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Layered Security in Banks: The Physical and Digital Parallels

Alex Tay, Director, Identity and Data Protection, ASEAN region, Gemalto | July 1, 2016
To understand what kind of cyber-attacks banks are susceptible to, it’s necessary to look at the various parallels between the security approaches required in the physical bank, and those that need to be employed in the realm of digital banking.

The Physical Layers and Their Digital Equivalents

It's interesting to consider the security layers within the physical bank, and their equivalents in the digital world:

  • Where a guard may be hired to prohibit thefts at the bank branch, the digital equivalents are the controls that are put in place to establish the authenticity and integrity of user devices like smartphones, tablets, and laptops.
  • In the branch, a customer will need to sign a new account application. In online banking transactions, digital signing is employed.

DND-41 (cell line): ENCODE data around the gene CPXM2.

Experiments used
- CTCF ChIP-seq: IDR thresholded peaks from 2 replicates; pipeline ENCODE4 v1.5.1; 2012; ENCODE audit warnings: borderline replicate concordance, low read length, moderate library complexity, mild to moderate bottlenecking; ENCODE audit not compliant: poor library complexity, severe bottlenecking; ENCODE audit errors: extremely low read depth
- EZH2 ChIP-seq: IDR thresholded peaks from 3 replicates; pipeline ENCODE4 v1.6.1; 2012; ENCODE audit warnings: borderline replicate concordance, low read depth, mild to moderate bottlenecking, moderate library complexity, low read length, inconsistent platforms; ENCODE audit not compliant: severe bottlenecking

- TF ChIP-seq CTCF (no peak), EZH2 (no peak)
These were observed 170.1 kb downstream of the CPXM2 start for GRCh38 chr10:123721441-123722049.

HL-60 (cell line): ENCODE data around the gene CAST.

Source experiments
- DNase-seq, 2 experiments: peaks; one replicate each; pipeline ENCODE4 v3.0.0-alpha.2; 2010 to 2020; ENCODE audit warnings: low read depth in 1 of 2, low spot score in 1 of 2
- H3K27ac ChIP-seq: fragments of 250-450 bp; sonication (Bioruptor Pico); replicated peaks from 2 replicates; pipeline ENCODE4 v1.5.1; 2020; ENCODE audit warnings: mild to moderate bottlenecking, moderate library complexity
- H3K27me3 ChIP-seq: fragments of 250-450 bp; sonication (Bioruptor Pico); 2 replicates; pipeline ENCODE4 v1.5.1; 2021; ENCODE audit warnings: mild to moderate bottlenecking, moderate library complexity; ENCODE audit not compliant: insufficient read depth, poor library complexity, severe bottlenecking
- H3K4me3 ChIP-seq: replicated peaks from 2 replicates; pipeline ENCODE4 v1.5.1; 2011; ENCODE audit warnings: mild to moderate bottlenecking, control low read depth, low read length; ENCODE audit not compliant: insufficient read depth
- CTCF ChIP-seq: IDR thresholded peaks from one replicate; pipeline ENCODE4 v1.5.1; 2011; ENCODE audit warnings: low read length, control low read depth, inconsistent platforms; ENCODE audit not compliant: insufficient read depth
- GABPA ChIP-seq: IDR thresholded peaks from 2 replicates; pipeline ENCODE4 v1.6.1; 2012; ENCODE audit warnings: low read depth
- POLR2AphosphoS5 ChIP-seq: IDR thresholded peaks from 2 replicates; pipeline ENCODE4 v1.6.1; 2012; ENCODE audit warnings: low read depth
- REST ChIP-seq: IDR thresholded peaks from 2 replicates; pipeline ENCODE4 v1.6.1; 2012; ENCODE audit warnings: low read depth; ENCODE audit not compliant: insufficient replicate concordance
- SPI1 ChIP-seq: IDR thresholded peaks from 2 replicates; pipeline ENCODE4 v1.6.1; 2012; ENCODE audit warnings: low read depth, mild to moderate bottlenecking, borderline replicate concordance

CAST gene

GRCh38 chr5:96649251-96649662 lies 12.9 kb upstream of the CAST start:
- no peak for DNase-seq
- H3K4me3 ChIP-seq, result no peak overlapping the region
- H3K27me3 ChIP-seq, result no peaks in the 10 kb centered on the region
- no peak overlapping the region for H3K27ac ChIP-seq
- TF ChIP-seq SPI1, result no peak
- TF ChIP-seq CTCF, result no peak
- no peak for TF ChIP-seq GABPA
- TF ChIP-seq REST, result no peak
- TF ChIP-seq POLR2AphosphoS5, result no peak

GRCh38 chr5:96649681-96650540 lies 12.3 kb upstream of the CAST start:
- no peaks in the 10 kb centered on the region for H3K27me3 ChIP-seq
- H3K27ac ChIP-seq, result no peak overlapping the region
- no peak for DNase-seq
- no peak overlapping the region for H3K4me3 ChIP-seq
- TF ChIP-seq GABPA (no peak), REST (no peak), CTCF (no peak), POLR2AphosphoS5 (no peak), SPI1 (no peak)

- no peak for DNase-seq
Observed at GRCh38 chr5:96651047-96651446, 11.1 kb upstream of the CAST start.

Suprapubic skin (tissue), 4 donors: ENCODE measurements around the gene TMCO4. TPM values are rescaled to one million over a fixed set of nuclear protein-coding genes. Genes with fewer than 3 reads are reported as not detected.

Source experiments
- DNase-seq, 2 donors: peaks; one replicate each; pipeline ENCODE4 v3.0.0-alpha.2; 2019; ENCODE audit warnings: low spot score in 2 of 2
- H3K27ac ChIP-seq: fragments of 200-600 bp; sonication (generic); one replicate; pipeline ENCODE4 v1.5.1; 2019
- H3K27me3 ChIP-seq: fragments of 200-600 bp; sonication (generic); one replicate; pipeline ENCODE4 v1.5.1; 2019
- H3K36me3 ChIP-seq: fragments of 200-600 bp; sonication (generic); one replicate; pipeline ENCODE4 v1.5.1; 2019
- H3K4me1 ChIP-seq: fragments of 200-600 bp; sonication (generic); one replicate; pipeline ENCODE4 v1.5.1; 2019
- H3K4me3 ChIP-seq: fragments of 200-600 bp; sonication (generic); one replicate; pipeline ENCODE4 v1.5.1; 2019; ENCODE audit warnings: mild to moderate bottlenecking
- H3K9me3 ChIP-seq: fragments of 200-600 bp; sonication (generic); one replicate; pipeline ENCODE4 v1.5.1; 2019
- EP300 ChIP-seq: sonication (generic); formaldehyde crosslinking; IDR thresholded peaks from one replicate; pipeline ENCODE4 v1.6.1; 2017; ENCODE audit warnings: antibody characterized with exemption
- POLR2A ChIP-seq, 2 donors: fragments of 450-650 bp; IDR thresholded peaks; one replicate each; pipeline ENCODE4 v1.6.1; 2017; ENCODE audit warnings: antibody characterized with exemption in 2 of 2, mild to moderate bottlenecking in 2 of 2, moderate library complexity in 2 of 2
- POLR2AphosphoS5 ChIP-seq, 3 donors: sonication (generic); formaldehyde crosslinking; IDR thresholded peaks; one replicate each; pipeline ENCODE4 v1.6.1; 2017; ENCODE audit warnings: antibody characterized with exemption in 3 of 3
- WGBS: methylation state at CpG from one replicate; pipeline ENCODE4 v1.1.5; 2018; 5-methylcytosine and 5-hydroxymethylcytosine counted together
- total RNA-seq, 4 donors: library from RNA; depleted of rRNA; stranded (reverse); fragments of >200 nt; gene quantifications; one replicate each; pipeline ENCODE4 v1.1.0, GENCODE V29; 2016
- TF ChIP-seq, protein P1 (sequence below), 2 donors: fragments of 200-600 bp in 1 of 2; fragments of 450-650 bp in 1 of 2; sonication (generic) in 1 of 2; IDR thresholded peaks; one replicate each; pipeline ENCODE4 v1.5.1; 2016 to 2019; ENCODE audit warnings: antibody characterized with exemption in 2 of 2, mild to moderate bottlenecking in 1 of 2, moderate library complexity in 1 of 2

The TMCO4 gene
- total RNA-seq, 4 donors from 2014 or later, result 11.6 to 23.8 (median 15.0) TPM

• In a branch, customers may need to provide a driver's license or some other form of ID to establish their identity. In the digital world, mobile banking customers may be required to go through a multi-factor authentication process before making a withdrawal.
  • In the physical bank, valuables are held in the vault. In the digital bank, encryption serves as the mechanism that safeguards the sensitive assets being held.
  • Over the years, banks have established increasingly rigorous policies for audits and other processes to validate that the necessary safeguards have been implemented. In the digital sphere, security professionals leverage sound fraud management to track transactions, analyse trends, and identify and prevent fraudulent activities.
  • Just as keys to vaults and other rooms have to be safeguarded at all times, so too must the cryptographic keys that the digital bank manages.

The key takeaway from all this is that no one tool or tactic will provide absolute, 100 percent fool-proof security. That was true in the physical bank and it is just as true in the digital bank where funds and information will never be safe from cyber espionage. While the concept of layered security isn't new, new security threats continue to follow and banks should never be complacent in the fight against physical and virtual criminals.


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